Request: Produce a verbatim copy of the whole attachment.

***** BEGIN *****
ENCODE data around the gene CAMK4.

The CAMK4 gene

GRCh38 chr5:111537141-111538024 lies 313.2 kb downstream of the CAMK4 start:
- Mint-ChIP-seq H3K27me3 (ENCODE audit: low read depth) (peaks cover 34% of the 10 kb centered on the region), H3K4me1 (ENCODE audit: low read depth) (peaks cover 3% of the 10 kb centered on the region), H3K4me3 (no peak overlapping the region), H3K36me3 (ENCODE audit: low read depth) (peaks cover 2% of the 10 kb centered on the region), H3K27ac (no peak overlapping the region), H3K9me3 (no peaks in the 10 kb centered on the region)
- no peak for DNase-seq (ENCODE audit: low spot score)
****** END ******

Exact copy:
ENCODE data around the gene CAMK4.

The CAMK4 gene

GRCh38 chr5:111537141-111538024 lies 313.2 kb downstream of the CAMK4 start:
- Mint-ChIP-seq H3K27me3 (ENCODE audit: low read depth) (peaks cover 34% of the 10 kb centered on the region), H3K4me1 (ENCODE audit: low read depth) (peaks cover 3% of the 10 kb centered on the region), H3K4me3 (no peak overlapping the region), H3K36me3 (ENCODE audit: low read depth) (peaks cover 2% of the 10 kb centered on the region), H3K27ac (no peak overlapping the region), H3K9me3 (no peaks in the 10 kb centered on the region)
- no peak for DNase-seq (ENCODE audit: low spot score)